According to pollsters, the UK 2010 general election was swung by the votes of Motorway Man and Motorway Woman. These offspring of Soccer Mom and Mondeo Man, we are told, live near a motorway junction and drive to work at an office near another motorway junction. Young, healthy and childless, they have little contact with place, community or any of those other things urbanism usually expects.
Our question this year was how this lonely, boring, decoupled, placeless landscape might be a testing ground for our deepest-held architectural truths. Might these apparently negative characteristics contain more positive possibilities?
For example, does the idea of community exist at a place like Beaconsfield Service Station? Perhaps in the large numbers of Eastern European lorry drivers engaged in global logistics or the businessmen plugging their printers into power sockets at Starbucks or the schoolkids hanging out there after class.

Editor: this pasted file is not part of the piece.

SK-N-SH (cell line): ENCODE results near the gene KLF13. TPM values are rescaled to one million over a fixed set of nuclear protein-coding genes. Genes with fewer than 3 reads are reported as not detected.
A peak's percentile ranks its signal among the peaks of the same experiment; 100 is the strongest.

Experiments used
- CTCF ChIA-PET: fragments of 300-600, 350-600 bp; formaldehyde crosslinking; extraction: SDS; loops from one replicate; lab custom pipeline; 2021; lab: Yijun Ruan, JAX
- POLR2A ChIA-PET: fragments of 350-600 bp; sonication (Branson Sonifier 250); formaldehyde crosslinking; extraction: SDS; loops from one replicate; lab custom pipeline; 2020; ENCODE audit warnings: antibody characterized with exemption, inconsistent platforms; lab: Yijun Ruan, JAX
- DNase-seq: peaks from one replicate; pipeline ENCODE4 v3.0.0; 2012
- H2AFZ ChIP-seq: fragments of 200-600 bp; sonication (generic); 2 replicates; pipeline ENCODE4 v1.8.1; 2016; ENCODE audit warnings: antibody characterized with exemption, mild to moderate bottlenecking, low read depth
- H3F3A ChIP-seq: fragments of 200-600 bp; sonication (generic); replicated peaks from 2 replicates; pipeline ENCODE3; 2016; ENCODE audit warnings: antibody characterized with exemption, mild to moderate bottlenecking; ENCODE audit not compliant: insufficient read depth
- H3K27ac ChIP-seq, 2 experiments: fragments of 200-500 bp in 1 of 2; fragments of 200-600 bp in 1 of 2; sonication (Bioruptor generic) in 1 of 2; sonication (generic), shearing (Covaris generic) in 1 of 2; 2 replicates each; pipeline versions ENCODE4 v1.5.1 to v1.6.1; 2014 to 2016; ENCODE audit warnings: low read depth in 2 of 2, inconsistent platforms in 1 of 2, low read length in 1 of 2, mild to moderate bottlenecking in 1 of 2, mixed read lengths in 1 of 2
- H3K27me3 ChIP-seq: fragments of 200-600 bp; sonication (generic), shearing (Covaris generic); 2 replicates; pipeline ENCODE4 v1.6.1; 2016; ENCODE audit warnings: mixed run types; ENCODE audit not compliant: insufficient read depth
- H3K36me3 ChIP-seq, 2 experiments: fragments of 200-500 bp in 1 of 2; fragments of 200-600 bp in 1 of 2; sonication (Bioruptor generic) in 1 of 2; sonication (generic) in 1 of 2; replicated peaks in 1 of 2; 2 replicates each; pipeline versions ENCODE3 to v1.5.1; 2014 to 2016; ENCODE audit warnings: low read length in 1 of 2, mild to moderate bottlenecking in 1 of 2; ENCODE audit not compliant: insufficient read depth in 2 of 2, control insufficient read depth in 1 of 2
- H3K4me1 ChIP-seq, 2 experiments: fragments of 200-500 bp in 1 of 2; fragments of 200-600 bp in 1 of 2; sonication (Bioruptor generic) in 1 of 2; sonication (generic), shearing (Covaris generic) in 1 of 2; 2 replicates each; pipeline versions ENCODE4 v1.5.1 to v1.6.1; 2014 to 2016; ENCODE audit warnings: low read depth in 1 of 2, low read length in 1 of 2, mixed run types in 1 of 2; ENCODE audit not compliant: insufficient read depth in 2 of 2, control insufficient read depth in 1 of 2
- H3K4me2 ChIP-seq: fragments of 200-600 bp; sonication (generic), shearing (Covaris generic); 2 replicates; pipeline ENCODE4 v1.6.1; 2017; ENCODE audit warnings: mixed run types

The unit examined the relationship between the town of Beaconsfield and the service station. Through fieldwork and close reading as well as speculative proposals, scenarios were developed in which programmes and iconographies forged new connections between apparently disparate conditions.
Design experiments developed a toolkit for exploring architecture as a cultural and communicative act. Genre-bending exercises remade canonical architecture drawings in multiple ways: John Hejduk as Persian inlay, Walking City as Piranesian etching, Chernikov as Pop Art and so on. Explorations of the ways in which architectural languages communicate complex cultural issues were made with large-scale models.
The projects find possibilities to understand a contemporary landscape through an architectural lens. They form new kinds of vernaculars for a networked world whose forces erode traditional conceptions of place. Here, architecture examines its role as a cultural device and a social proposition in an attempt to understand the narrative of Motorway Man and Woman.